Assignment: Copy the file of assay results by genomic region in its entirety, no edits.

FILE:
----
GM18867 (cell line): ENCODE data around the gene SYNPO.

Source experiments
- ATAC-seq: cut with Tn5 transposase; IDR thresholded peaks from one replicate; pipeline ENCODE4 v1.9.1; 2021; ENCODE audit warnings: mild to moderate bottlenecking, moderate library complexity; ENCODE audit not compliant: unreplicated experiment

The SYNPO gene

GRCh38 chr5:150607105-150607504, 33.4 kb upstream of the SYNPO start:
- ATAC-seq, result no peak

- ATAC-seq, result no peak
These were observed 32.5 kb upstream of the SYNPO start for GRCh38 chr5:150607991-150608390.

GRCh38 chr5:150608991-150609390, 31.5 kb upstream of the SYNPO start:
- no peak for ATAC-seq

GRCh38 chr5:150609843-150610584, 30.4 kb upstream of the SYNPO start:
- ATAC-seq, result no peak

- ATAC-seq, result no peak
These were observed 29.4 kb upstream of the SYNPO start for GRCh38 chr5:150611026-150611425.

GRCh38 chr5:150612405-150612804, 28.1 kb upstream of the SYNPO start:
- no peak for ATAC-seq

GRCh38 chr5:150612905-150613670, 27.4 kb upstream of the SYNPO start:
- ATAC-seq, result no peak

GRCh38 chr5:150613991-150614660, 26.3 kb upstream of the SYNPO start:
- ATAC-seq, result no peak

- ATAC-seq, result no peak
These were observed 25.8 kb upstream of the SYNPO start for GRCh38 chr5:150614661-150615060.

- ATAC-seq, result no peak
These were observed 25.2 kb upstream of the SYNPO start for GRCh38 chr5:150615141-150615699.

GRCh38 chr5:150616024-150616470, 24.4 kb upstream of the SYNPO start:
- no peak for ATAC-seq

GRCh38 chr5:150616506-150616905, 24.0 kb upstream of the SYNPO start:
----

GM18867 (cell line): ENCODE data around the gene SYNPO.

Source experiments
- ATAC-seq: cut with Tn5 transposase; IDR thresholded peaks from one replicate; pipeline ENCODE4 v1.9.1; 2021; ENCODE audit warnings: mild to moderate bottlenecking, moderate library complexity; ENCODE audit not compliant: unreplicated experiment

The SYNPO gene

GRCh38 chr5:150607105-150607504, 33.4 kb upstream of the SYNPO start:
- ATAC-seq, result no peak

- ATAC-seq, result no peak
These were observed 32.5 kb upstream of the SYNPO start for GRCh38 chr5:150607991-150608390.

GRCh38 chr5:150608991-150609390, 31.5 kb upstream of the SYNPO start:
- no peak for ATAC-seq

GRCh38 chr5:150609843-150610584, 30.4 kb upstream of the SYNPO start:
- ATAC-seq, result no peak

- ATAC-seq, result no peak
These were observed 29.4 kb upstream of the SYNPO start for GRCh38 chr5:150611026-150611425.

GRCh38 chr5:150612405-150612804, 28.1 kb upstream of the SYNPO start:
- no peak for ATAC-seq

GRCh38 chr5:150612905-150613670, 27.4 kb upstream of the SYNPO start:
- ATAC-seq, result no peak

GRCh38 chr5:150613991-150614660, 26.3 kb upstream of the SYNPO start:
- ATAC-seq, result no peak

- ATAC-seq, result no peak
These were observed 25.8 kb upstream of the SYNPO start for GRCh38 chr5:150614661-150615060.

- ATAC-seq, result no peak
These were observed 25.2 kb upstream of the SYNPO start for GRCh38 chr5:150615141-150615699.

GRCh38 chr5:150616024-150616470, 24.4 kb upstream of the SYNPO start:
- no peak for ATAC-seq

GRCh38 chr5:150616506-150616905, 24.0 kb upstream of the SYNPO start: